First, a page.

Dr. Patrick Carrington is a postdoctoral research fellow in the Human-Computer Interaction Institute at Carnegie Mellon University.  He received his Ph.D. in Human-Centered Computing from the University of Maryland, Baltimore County. Dr. Carrington's research is in Human-Computer Interaction with an expertise in accessibility and assistive technologies. He studies mobile and wearable technology, builds assistive devices, and explores how technology can be used to support empowerment, independence, and quality of life. Dr. Carrington has multiple conference and journal publications, winning Best Paper Honorable Mention awards at CHI 2014 and ASSETS 2018. His work has been funded by Microsoft Research and Nokia Research. He is also a 2016 HIMSS National Capitol Area Scholar, 2015 Generation Google Scholar, and 2011-2013 National Science Foundation LSAMP Bridge to Doctorate fellow.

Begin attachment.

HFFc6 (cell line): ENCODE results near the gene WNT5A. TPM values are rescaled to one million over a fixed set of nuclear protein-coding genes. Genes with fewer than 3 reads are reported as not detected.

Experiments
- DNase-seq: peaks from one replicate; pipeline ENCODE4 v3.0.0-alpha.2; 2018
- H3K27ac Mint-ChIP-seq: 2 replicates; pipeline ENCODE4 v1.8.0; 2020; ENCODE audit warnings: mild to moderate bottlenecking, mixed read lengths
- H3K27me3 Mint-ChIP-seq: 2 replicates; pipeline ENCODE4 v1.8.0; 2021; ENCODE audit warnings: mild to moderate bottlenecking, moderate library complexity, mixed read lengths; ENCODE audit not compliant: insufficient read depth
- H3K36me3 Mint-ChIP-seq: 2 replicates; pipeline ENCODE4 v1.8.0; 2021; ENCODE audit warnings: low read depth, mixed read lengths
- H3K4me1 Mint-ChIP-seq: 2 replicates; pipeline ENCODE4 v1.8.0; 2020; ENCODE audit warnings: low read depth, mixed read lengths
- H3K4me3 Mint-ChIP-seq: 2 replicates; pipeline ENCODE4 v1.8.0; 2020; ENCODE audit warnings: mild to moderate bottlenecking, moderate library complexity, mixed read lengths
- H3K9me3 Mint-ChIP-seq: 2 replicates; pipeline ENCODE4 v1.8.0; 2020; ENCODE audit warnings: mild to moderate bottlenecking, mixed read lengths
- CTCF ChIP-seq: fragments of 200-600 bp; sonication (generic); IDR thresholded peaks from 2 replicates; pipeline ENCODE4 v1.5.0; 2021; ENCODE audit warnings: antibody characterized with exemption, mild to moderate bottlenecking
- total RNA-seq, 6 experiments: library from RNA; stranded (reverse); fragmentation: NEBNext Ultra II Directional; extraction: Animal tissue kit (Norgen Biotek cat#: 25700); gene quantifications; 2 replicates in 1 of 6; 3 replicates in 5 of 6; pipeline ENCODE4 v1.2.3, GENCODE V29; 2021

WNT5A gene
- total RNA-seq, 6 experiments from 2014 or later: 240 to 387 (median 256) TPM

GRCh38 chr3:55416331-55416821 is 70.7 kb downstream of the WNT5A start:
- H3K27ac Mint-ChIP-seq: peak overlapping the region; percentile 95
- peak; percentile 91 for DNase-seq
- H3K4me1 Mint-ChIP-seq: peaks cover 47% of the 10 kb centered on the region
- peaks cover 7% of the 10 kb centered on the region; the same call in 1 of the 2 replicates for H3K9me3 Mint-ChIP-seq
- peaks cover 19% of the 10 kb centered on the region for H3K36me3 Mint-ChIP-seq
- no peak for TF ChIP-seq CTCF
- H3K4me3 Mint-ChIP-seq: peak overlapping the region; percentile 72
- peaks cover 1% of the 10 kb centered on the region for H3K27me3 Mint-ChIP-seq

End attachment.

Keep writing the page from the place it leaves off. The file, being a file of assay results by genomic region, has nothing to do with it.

Talk: Designing Accessible Mobile Computing Experiences for Wheelchair Users

Abstract: Wheelchair users often use and carry multiple mobile computing devices, such as laptops, tablets, and smartphones. However, many wheelchair users’ ability to interact with these devices is limited by upper body motor impairments or by physically restrictive wheelchair frames. Designing technology for wheelchair users requires a constant negotiation between the user’s needs, technological and functional constraints, and the context in which the technology will be used. These devices have a profound potential to alter the quality of life and experiences for people who use wheelchairs.

In this talk, I will present my research in the area of Chairable Computing. I will discuss how I have used Chairables to 1) conceptualize design leveraging the wheelchair for mobile applications, 2) identify and create a new class of devices designed for people who use wheelchairs, and 3) to support monitoring of physical activity and performance among wheelchair athletes. Additionally, I will discuss future directions for my research in areas such as personal computing, clinical rehabilitation, and health and recreation.